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[web] Optimizing SQL Highscore

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Optimizing SQL: Our webhost recently pulled the plug on our PHP scripts for over-using CPU ([rant], I'd advice avoiding LunarPages like the plague. Worst user-treatment I've ever seen, they just yanked our entire website, email, FTP, control panel access, everything offline without warning.[/rant]) I was hoping someone here could give us some tips on how to optimize the SQL to reduce load (so we don't upset the NEXT web-host as well :) It's a fairly simple script, just used for downloading top-5 highscores. The highscores get hit at the end of every level, ~18K entries for the last 10 days). The SQL/PHP code looks like this:
$query = "SELECT GameUser.Name, GameUser.Location, GameScore.Score 
          FROM `GameScore`,`GameUser`
               WHERE GameUser.UserID = GameScore.UserID
               AND GameScore.Level = '$Level' 
               AND GameScore.GameID = $GameID 
          ORDER BY GameScore.Score DESC LIMIT 5";
/*echo  $query;*/
		
$result = mysql_query($query, $db) or die("@@Error@@ executing query:  ".mysql_error());	

while ($myrow = mysql_fetch_row($result)) 
{
    printf("%s@%s@%d@ ", $myrow[0], $myrow[1], $myrow[2]); 
}	
The table looks like this
CREATE TABLE `GameScore` (
`Score` BIGINT,
`Level` TEXT,
`GameID` BIGINT,
`Date` DATETIME,
`VersionID` BIGINT,
`UserID` BIGINT NOT NULL ,
INDEX ( `UserID`)
)


CREATE TABLE `GameUser` (
`Name` TEXT,
`Location` TEXT,
`Created` DATETIME,
`UserID` BIGINT NOT NULL AUTO_INCREMENT,
INDEX ( `UserID` )
)

Specifically, they're complaining about the Select query. Is it the table-join that's getting the server down, or just bad use of indexing? Thanks for any ideas! Allan

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The query itself is simple and shouldn't be the cause of the problem, but it may be the number of rows that are being scanned. SQL may only be returning five rows, but it has to sort through tens of thousands to get those five.

If you're using MySQL, it doesn't perform well for larger databases, where as PostgreSQL, which is a little slower, performs well with larger databases.

One other note: your table structure is setup to contain much more bit space than what is needed.

Change your TEXT fields to VARCHAR(255) fields. TEXT is better suited for comments, descriptions, etc. and not for short items, such as name, address, phone number, etc. I would also set the BIGINT's to UNSIGNED, unless you want to track negative numbers (if not, definitely go with UNSIGNED). If any of the BIGINT's contain small numbers, less than or equal to 4,294,967,295, then INT should suffice (you may even be able to use TINYINT or SMALLINT, depending on the amount being stored).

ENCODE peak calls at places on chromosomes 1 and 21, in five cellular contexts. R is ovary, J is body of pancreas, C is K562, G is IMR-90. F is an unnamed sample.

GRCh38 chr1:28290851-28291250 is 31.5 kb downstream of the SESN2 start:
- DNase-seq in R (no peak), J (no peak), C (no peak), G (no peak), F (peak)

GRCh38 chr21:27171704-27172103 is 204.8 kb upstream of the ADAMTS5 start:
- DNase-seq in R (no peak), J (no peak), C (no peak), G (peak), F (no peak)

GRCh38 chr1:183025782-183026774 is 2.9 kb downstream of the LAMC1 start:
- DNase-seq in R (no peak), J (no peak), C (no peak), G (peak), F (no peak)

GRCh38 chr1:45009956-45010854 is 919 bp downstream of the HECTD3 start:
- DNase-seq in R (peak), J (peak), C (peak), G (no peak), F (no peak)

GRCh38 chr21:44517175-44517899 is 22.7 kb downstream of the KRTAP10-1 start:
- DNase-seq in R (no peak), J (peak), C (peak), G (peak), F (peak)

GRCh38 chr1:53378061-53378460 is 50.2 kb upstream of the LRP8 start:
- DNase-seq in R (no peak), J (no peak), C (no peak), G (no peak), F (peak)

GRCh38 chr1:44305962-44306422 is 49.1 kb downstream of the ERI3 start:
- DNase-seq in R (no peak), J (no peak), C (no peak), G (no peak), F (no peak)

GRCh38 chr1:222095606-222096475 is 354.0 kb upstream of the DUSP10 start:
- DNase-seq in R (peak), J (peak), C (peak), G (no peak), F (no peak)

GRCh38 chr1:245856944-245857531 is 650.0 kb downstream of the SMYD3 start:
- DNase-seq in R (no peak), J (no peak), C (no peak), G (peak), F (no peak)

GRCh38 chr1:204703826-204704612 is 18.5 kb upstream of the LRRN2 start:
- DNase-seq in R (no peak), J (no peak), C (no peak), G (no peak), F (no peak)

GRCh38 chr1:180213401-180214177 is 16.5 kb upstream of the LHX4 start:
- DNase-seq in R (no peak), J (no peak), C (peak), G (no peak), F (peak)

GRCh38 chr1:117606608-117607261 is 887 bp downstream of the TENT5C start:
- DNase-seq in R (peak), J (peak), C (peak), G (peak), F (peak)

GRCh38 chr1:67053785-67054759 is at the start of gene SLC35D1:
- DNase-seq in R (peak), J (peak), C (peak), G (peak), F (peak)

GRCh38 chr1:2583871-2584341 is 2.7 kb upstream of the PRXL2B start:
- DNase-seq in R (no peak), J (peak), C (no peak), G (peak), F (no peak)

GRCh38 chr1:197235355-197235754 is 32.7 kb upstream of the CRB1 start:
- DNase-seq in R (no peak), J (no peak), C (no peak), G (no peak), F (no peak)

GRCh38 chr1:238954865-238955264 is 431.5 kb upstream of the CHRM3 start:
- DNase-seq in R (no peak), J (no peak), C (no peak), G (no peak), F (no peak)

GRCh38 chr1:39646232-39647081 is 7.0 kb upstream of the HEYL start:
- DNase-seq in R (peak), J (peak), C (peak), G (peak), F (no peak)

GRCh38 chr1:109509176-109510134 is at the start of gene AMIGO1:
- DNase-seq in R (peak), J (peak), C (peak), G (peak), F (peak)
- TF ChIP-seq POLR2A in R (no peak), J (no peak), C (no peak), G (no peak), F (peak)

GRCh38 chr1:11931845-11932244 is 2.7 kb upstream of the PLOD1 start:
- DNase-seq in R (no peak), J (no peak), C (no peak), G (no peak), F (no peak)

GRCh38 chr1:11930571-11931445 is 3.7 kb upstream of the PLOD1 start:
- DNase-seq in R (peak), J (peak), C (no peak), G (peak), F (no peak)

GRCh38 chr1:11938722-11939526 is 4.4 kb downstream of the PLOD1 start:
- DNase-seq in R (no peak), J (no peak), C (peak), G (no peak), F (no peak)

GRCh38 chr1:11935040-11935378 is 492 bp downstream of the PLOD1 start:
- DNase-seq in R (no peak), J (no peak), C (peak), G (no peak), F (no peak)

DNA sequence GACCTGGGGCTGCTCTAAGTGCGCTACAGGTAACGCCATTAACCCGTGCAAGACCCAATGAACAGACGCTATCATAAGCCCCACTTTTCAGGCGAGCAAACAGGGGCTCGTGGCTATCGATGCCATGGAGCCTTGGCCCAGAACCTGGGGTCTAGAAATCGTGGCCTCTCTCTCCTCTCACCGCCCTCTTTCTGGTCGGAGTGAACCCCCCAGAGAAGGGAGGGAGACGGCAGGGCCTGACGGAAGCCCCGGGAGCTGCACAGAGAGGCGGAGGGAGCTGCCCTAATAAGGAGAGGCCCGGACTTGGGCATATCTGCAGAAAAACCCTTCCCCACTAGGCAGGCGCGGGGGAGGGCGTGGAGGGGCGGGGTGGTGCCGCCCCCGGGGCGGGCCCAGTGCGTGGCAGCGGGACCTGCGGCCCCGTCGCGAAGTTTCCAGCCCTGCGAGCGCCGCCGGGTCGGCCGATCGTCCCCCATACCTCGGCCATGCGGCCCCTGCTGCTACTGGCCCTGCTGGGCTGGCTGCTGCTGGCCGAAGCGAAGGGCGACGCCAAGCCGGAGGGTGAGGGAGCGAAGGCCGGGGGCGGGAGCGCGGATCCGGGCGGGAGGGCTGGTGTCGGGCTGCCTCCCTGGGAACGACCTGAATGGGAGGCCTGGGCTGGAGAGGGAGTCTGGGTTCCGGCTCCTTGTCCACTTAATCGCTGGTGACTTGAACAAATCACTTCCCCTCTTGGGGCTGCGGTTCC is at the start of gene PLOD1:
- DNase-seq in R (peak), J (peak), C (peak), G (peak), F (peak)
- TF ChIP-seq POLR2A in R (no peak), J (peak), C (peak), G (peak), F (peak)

Hope this helps!

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First off, I hate joins written like that. It's too hard to read. Use the JOIN keyword so it's obvious what's going on:

SELECT u.Name, u.Location, s.Score
FROM `GameScore` AS s
JOIN `GameUser` AS u ON u.UserID = s.UserID
WHERE s.Level = '$Level' AND s.GameID = $GameID
ORDER BY s.Score DESC
LIMIT 5

By looking at this, it's easy to see that both UserIDs must be indexed, which you do. Then, either Level or GameID should be - or possibly a key on both together. Without knowing the data distribution, it's hard to recommend.

There is even another way to optimize the query, if you know something about the data. If you know you will have a lot of duplicate s.Level/s.GameID's then you may be better off indexing s.Score and doing something like this:

SELECT u.Name, u.Location, s.Score
FROM `GameScore` AS s
JOIN `GameUser` AS u ON u.UserID = s.UserID
WHERE s.Level = '$Level' AND s.GameID = $GameID AND s.Score > $score
ORDER BY s.Score DESC
LIMIT 5

Notice that $score is now being added to the query. You can start with a value that is probably going to give back 5 records. If it doesn't, you can re-run the query with a lower $score value. This is usually not needed in MyISAM queries, but it can make all the difference with InnoDB. But it all depends on your data...

MySQL will only use one index per table, so you'll need to figure out which of those three is the best candidate.

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Thanks for the points on the variable sizes, Mathachew.

Would it be worthwhile to duplicate name and location in the score table to avoid joining?